Abstract: Recurrent neural networks (RNN) have been very successful in handling sequence data. However, understanding RNN and finding the best practices for RNN learning is a difficult task, partly because there are many competing and complex hidden units, such as the long short-term memory (LSTM) and the gated recurrent unit (GRU). We propose a gated unit for RNN, named as minimal gated unit (MGU), since it only contains one gate, which is a minimal design among all gated hidden units. The design of MGU benefits from evaluation results on LSTM and GRU in the literature. Experiments on various sequence data show that MGU has comparable accuracy with GRU, but has a simpler structure, fewer parameters, and faster training. Hence, MGU is suitable in RNN s applications. Its simple architecture also means that it is easier to evaluate and tune, and in principle it is easier to study MGU s properties theoretically and empirically.

Guo-Bing Zhou, Jianxin Wu, Chen-Lin Zhang and Zhi-Hua Zhou. Minimal Gated Unit for Recurrent Neural Networks. International Journal of Automation and Computing, vol. 13, no. 3, pp. 226-234, 2016. doi: 10.1007/s11633-016-1006-2
Citation: Guo-Bing Zhou, Jianxin Wu, Chen-Lin Zhang and Zhi-Hua Zhou. Minimal Gated Unit for Recurrent Neural Networks. International Journal of Automation and Computing, vol. 13, no. 3, pp. 226-234, 2016. doi: 10.1007/s11633-016-1006-2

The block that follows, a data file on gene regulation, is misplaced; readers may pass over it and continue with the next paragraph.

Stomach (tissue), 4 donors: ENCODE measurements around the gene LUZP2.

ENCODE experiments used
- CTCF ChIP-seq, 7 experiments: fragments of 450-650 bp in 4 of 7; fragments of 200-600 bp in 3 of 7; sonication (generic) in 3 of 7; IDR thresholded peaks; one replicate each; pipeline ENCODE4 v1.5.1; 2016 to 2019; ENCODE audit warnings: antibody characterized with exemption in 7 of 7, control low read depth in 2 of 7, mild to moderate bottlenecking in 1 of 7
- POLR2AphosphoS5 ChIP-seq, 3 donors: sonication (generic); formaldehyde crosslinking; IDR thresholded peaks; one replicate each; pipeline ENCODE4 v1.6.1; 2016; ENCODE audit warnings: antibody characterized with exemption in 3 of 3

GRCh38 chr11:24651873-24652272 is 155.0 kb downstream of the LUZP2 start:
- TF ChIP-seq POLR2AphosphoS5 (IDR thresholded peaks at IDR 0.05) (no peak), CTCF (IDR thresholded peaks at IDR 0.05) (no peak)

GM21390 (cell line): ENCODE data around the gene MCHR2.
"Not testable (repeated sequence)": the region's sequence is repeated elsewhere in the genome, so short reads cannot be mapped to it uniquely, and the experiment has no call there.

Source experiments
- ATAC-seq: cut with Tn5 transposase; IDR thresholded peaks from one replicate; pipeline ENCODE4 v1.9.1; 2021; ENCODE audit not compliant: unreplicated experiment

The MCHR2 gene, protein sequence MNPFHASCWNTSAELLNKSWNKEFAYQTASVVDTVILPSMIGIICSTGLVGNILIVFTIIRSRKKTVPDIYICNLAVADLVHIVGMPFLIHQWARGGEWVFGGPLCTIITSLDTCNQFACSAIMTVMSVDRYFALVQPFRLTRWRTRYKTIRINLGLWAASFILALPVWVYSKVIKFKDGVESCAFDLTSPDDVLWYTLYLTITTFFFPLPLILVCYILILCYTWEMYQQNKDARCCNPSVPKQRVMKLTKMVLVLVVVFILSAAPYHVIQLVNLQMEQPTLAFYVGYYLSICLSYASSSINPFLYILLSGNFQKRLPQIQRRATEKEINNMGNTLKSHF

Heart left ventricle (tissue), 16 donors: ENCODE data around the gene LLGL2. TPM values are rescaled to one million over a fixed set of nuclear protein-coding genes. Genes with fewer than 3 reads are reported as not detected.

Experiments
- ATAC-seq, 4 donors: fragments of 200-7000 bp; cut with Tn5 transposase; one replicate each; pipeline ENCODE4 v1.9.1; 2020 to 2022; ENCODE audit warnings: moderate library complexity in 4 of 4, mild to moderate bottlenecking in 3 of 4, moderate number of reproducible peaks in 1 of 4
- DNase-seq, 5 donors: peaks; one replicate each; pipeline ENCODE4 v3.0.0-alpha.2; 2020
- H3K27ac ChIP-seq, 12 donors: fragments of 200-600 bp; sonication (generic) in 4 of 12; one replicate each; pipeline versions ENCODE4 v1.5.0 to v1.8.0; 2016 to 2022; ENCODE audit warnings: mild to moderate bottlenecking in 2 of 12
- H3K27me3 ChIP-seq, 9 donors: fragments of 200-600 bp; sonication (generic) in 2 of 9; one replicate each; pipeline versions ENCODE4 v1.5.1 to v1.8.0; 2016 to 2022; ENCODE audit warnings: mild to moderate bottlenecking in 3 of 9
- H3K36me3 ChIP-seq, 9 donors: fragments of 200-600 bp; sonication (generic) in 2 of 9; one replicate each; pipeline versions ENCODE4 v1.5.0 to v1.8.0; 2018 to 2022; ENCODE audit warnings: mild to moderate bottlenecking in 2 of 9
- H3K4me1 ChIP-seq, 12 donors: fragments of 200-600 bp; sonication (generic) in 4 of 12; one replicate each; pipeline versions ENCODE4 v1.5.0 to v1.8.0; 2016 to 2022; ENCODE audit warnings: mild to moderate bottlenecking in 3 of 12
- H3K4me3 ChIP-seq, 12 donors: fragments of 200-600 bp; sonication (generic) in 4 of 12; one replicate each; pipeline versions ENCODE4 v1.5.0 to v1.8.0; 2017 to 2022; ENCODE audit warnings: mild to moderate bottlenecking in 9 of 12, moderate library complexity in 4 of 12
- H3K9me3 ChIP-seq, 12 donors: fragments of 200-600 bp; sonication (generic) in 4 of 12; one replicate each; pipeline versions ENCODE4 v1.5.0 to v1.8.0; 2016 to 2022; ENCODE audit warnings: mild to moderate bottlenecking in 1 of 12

• In recent years,deep learning models have been particularly effective in dealing with data that have complex internal structures. For example,convolutional neural networks (CNN) are very effective in handling image data in which 2D spatial relationships are critical among the set of raw pixel values in an image[1, 2]. Another success of deep learning is handling sequence data,in which the sequential relationships within a variable length input sequence is crucial. In sequence modeling, recurrent neural networks (RNN) have been very successful in language translation[3-5],speech recognition[6],image captioning,i.e.,summarizing the semantic meaning of an image into a sentence[7-9],recognizing actions in videos[10, 11], or short-term precipitation prediction[12].

    There is,however,one important difference between recurrent neural networks (RNN) and CNN. The key building blocks of CNN,such as nonlinear activation function,convolution and pooling operations, etc.,have been extensively studied. The choices are becoming convergent,e.g.,rectified linear unit (ReLU) for nonlinear activation,small convolution kernels and max-pooling. Visualization also helps us to understand the semantic functionalities of different layers[13],e.g.,firing at edges,corners, combination of specific edge groups,object parts,and objects.

    The community's understanding of RNN,however,is not as thorough, and the opinions are much less convergent. Proposed by Hochreiter and Schmidhuber[14],the long short-term memory (LSTM) model and its variants have been popular RNN hidden units with excellent accuracy. Typical LSTM is complex,having 3 gates and 2 hidden states. Using LSTM as an representative example,we may find some obstacles that prevent us from reaching a consensus on RNN: